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Separatism And Scandal: Maxime Bernier's Unlikely Road To Redemption

05/19/2017 07:16 EDT | Updated 05/19/2017 08:46 EDT
Tom Hanson/CP

Maxime Bernier is unloading his baggage.

“I was separatist, I must have voted yes. Write I voted ‘yes,’ I have no problems with that,” he tells HuffPost Canada.

He supported sovereigntists during the 1995 Quebec referendum on independence. Now, he wants to lead a national party and be Canada’s next prime minister.

Admitting that he may have voted to split the country apart is perhaps Bernier’s latest display that he is the candid leader that some Canadians crave.

 

Among the crowded field of 13 Conservative leadership candidates, the Quebec MP from Beauce is already notorious because of a scandal that rocked his second year in federal politics and got him dumped from cabinet.

“The official thing is I forgot my document, but the non-official [version] is, maybe, she took it,” Bernier says about ex-girlfriend Julie Couillard’s revelation that he left secret documents at her home. (Bernier maintains he never took the papers out of his briefcase, and Couillard refused to participate in a government investigation into the incident.)

“In life, people are entitled to make mistakes,” says Jay Hill, the former Conservative whip who now supports Bernier. “He made them. He never tried to cover them up or excuse his mistakes. He has matured.”

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Maxime Bernier speaks at a debate on Feb. 13, 2017 in Montreal. (Photo: Paul Chiasson/The Canadian Press)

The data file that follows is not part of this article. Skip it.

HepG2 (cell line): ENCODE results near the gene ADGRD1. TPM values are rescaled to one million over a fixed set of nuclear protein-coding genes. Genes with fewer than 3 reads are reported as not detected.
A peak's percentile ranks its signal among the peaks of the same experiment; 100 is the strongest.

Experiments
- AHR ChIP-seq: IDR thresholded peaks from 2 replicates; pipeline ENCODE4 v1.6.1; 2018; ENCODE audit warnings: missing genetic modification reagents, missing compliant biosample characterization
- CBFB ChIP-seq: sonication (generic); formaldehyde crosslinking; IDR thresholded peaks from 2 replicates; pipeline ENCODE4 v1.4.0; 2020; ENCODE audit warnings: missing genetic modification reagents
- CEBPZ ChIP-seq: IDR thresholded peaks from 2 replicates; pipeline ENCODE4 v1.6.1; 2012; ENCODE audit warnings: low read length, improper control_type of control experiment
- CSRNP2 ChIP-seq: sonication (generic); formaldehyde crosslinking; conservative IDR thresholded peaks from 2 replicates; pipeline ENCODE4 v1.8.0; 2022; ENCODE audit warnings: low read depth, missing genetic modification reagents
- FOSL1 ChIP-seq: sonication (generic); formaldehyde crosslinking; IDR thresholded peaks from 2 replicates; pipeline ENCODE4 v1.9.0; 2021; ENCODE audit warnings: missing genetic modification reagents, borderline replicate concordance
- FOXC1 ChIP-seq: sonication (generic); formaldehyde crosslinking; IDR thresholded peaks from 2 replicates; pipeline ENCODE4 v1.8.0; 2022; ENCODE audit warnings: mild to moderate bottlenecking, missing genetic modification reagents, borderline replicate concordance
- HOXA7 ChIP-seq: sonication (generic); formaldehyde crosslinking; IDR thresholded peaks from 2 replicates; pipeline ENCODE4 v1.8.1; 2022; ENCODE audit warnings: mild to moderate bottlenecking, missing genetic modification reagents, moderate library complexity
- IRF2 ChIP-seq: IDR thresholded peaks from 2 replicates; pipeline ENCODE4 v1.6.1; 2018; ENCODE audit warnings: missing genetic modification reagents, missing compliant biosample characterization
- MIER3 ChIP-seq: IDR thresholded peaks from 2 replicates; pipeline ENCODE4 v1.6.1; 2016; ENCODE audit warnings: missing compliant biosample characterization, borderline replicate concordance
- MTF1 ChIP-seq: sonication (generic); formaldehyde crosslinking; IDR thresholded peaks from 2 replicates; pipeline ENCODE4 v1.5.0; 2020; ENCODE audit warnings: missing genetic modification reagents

Martin Masse, Bernier’s closest adviser, compares supporting sovereignty to being a communist in university and then changing your mind.

“Obviously, I can understand that some people in English Canada will believe that we are some kind of traitors because we do not believe all our whole life in Canada, but … we just grew up in an environment where it was normal to be in favour of separation,” he says.

Over tea, Bernier tells HuffPost those controversies — new and old — are behind him.

“You know, it’s back [then],” he says. “It’s not important any more.”

Except, in some ways, it is.

maxime bernier Maxime Bernier applauds Stephen Harper at a campaign rally in Quebec City on Oct. 12, 2008. (Photo: Tom Hanson/The Canadian Press)

Canadians who peripherally follow politics might best remember the 54-year-old as the debonaire Quebecer who brought Couillard, wearing a low-cut dress, to his swearing-in as foreign affairs minister in August 2007. Less than a year later, Couillard’s ties to biker gangs had been revealed and she told the press Bernier had been careless with confidential briefing notes.

In Bernier’s telling of his story, he might not be running for the Conservative leadership were it not for this incident. Had he not spent time in the political doghouse and been free to roam across Canada preaching the values of freedom and a laissez-faire state, he might not have discovered an audience that liked his authentic voice and his message of “no compromises” on conservative principles.

He might not have been emboldened to run for the leadership.

maxime bernier Maxime Bernier arrives at Ottawa’s Rideau Hall with Julie Couillard on Aug. 14, 2007. (Photo: Paul Chiasson/The Canadian Press)

In Couillard’s telling of Bernier's story, offered in scintillating detail in her 2008 book My Story, she says Bernier confided that he believed then-prime minister Stephen Harper would not last a full term in office and that he envisaged himself running to replace him.

On the walls of Bernier’s office on Parliament Hill, several framed news clippings are proudly displayed. There is Bernier on the cover of Wireless Telecom magazine. A 2006 article from L’Actualité titled: “The Albertan From Quebec.”